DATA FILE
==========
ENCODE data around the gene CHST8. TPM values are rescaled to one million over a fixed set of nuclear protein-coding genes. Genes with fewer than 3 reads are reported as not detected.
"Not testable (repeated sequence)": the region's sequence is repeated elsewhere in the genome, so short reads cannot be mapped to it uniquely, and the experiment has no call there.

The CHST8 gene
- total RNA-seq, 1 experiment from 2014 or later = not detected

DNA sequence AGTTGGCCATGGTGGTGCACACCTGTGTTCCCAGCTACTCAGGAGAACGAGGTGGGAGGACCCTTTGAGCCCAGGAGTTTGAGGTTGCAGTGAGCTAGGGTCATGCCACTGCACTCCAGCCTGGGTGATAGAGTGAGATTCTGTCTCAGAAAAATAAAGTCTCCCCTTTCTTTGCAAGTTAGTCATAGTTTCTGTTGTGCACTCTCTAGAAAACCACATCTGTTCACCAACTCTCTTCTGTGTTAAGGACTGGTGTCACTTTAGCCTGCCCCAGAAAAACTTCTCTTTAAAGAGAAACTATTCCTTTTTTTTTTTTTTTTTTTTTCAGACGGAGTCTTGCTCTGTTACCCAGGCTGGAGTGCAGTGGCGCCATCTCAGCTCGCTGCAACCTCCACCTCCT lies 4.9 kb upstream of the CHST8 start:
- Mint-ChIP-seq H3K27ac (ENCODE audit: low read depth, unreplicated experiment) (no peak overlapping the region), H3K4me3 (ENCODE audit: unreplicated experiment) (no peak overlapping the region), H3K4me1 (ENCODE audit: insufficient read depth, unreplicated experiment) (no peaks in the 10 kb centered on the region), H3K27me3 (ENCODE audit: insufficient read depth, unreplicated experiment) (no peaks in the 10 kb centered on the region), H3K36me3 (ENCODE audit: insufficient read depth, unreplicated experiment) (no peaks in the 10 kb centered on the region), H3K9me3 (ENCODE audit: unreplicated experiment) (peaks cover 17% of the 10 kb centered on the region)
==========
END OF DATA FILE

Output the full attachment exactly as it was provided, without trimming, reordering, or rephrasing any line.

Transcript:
ENCODE data around the gene CHST8. TPM values are rescaled to one million over a fixed set of nuclear protein-coding genes. Genes with fewer than 3 reads are reported as not detected.
"Not testable (repeated sequence)": the region's sequence is repeated elsewhere in the genome, so short reads cannot be mapped to it uniquely, and the experiment has no call there.

The CHST8 gene
- total RNA-seq, 1 experiment from 2014 or later = not detected

DNA sequence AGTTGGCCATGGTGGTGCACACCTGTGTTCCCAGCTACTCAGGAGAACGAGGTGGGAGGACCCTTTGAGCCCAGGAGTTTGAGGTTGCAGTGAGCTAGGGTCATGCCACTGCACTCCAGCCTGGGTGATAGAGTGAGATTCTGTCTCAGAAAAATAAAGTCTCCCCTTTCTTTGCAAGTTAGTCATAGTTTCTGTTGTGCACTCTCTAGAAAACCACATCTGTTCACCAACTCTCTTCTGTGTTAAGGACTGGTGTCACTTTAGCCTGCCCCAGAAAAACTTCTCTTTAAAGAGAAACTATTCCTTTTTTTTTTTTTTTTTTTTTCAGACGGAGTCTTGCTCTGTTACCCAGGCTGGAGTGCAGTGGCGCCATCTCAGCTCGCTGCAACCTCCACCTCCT lies 4.9 kb upstream of the CHST8 start:
- Mint-ChIP-seq H3K27ac (ENCODE audit: low read depth, unreplicated experiment) (no peak overlapping the region), H3K4me3 (ENCODE audit: unreplicated experiment) (no peak overlapping the region), H3K4me1 (ENCODE audit: insufficient read depth, unreplicated experiment) (no peaks in the 10 kb centered on the region), H3K27me3 (ENCODE audit: insufficient read depth, unreplicated experiment) (no peaks in the 10 kb centered on the region), H3K36me3 (ENCODE audit: insufficient read depth, unreplicated experiment) (no peaks in the 10 kb centered on the region), H3K9me3 (ENCODE audit: unreplicated experiment) (peaks cover 17% of the 10 kb centered on the region)